So, being a broadcaster is the 10th worst job in the world . . . at least according to Careercast.com. And a print reporter is even worse?
Hell, any rookie in the newsroom could have told you that.
What other job lets you travel to exotic ghettos, dodge morphing phlegm flung from the gaping piehole of a pedophile, or profile errant turds floating through your local sewage pant?
Who really wants to rub elbows with the gasbags and bureaucrats? Quiz Joe Dirt on the finer points of monetary policy? Or huddle around a burning garbage can while a Pookie and Ray-Ray wax thuggery?
Why would anyone run headlong into a hurricane with only a two-dollar windbreaker and a bag of Funyuns? Suck generator fumes for days on end to bring Joe Six-Pack the thrilling details of traffic court? Or chase happenstance down a switchback road just to see where it leads?
Did you really rack up all those college loans to earn less that that pimple-faced kid flipping your burger? To qualify for foodstamps? To work nights, weekends, and every holiday? Even the made-up ones?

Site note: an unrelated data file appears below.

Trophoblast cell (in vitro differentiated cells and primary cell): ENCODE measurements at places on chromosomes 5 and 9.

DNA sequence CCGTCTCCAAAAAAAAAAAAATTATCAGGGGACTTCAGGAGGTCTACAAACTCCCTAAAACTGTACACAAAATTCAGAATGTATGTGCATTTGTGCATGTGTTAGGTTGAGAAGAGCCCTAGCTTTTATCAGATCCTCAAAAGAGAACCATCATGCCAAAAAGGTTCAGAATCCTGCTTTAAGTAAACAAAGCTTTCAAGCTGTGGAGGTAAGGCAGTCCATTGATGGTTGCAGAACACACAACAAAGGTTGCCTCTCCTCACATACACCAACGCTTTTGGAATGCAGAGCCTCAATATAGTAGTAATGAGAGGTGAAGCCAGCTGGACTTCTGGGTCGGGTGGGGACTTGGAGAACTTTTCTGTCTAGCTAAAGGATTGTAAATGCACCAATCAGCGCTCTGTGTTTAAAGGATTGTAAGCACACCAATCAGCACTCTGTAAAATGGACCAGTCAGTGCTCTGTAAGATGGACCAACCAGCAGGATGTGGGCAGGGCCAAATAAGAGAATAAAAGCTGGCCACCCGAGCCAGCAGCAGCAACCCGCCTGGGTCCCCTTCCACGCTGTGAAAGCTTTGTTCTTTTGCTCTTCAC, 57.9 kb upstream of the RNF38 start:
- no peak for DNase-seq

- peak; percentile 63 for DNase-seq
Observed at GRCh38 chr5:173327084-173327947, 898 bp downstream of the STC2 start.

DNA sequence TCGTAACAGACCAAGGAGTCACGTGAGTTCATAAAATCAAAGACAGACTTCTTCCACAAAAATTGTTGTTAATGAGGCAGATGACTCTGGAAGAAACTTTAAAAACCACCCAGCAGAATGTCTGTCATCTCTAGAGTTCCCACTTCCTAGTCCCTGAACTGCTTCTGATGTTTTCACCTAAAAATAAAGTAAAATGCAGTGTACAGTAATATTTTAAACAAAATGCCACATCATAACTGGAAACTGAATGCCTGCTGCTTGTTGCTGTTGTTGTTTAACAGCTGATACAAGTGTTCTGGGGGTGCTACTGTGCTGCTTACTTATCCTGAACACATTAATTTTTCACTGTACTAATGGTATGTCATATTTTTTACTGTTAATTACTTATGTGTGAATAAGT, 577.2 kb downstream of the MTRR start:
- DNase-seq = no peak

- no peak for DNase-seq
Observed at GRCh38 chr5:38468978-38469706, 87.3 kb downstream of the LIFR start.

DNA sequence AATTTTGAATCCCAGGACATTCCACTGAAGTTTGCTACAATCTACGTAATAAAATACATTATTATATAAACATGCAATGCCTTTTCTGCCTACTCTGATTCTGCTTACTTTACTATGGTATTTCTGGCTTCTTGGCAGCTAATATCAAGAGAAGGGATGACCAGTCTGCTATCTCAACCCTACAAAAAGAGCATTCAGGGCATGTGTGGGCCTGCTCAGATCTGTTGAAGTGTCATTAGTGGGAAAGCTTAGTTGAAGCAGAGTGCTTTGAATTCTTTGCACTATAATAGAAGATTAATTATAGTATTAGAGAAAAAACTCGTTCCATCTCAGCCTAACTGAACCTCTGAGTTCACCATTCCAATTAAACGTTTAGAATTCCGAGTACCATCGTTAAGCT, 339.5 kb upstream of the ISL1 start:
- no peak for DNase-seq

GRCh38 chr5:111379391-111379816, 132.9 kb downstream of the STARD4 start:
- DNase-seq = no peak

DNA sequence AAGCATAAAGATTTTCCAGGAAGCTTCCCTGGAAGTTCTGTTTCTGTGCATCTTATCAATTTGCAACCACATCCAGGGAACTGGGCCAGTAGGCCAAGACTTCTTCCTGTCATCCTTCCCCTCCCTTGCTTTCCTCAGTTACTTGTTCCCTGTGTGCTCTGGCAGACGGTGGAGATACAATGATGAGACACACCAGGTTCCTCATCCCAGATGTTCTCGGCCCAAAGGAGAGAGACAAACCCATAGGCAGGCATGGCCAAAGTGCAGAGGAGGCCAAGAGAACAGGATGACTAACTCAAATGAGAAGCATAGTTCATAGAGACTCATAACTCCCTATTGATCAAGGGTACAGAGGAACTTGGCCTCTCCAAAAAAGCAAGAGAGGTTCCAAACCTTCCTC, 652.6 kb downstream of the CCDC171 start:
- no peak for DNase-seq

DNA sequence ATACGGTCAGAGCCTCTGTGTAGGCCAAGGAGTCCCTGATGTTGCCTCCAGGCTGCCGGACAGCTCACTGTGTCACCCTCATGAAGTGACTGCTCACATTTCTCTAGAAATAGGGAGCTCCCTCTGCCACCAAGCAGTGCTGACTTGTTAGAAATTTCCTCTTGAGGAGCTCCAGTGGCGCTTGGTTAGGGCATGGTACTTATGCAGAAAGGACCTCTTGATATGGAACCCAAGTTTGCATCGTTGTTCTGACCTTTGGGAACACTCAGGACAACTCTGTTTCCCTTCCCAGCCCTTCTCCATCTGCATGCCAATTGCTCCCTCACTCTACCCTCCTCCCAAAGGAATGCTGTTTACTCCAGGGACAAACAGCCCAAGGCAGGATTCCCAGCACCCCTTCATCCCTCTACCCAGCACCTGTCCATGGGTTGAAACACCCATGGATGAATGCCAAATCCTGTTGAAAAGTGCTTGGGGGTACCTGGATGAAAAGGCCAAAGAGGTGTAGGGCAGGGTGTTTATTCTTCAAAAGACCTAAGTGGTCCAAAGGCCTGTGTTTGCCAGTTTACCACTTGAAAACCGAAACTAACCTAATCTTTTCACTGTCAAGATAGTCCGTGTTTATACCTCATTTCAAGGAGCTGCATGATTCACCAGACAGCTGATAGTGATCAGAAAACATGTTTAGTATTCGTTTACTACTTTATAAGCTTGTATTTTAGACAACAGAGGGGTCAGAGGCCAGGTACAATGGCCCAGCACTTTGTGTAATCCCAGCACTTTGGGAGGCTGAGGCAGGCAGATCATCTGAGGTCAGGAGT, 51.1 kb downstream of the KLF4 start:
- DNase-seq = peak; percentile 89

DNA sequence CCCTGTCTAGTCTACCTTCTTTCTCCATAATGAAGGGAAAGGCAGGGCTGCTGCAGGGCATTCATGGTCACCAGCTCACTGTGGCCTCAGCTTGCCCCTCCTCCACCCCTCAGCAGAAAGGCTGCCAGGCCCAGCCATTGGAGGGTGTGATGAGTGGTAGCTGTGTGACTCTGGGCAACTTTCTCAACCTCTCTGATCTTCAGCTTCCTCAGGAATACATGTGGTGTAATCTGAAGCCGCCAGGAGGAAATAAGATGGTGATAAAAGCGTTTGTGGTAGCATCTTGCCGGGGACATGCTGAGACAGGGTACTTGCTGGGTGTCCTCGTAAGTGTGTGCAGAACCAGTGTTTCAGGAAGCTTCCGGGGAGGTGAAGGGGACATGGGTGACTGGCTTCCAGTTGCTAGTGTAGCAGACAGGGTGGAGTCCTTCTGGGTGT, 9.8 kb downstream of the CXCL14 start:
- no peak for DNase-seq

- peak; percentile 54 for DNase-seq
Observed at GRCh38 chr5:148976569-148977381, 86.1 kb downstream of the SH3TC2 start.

Who wants to cram a 12 hour day into 8 hours because of an overtime moratorium? Sweat through your best boxers before 9am? Explain the nuances of a 10-minute lunch to that Ken Doll anchor? Or dash from crime scene to deadline in high heals or a power tie every hour on the 4’s?
True, if career satisfaction were measured in work environment, stress levels, physical demands, or hiring outlook, this job would send the suckmeter into the red. But the journalists I know don’t do this job for the glamor, the money, or the facetime. We do it for the places we go, the people we meet, and the stories we get to tell.
The hours suck. The pay is lousy. The stress, at times, unbelievable. But none of that matters when the story hits the air. Because the only real measure of job satisfaction is that feeling you get when you know you knocked it out of the park and you get to do it all over again tomorrow.